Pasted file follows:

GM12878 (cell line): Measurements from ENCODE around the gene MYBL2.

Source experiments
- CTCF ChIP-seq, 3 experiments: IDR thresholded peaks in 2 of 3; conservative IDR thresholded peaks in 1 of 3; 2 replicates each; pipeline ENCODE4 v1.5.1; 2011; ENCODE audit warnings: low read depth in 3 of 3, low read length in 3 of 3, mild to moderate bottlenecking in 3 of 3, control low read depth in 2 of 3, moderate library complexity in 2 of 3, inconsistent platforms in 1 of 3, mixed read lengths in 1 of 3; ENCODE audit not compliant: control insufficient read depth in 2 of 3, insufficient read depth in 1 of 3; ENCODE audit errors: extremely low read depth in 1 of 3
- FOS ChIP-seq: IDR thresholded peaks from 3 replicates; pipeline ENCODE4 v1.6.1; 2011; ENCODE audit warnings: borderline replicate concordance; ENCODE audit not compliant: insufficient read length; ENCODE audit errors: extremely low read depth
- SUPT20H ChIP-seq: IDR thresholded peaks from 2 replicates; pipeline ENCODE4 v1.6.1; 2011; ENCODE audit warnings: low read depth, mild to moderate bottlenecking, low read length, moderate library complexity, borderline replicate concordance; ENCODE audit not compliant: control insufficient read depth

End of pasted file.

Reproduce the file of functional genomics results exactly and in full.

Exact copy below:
GM12878 (cell line): Measurements from ENCODE around the gene MYBL2.

Source experiments
- CTCF ChIP-seq, 3 experiments: IDR thresholded peaks in 2 of 3; conservative IDR thresholded peaks in 1 of 3; 2 replicates each; pipeline ENCODE4 v1.5.1; 2011; ENCODE audit warnings: low read depth in 3 of 3, low read length in 3 of 3, mild to moderate bottlenecking in 3 of 3, control low read depth in 2 of 3, moderate library complexity in 2 of 3, inconsistent platforms in 1 of 3, mixed read lengths in 1 of 3; ENCODE audit not compliant: control insufficient read depth in 2 of 3, insufficient read depth in 1 of 3; ENCODE audit errors: extremely low read depth in 1 of 3
- FOS ChIP-seq: IDR thresholded peaks from 3 replicates; pipeline ENCODE4 v1.6.1; 2011; ENCODE audit warnings: borderline replicate concordance; ENCODE audit not compliant: insufficient read length; ENCODE audit errors: extremely low read depth
- SUPT20H ChIP-seq: IDR thresholded peaks from 2 replicates; pipeline ENCODE4 v1.6.1; 2011; ENCODE audit warnings: low read depth, mild to moderate bottlenecking, low read length, moderate library complexity, borderline replicate concordance; ENCODE audit not compliant: control insufficient read depth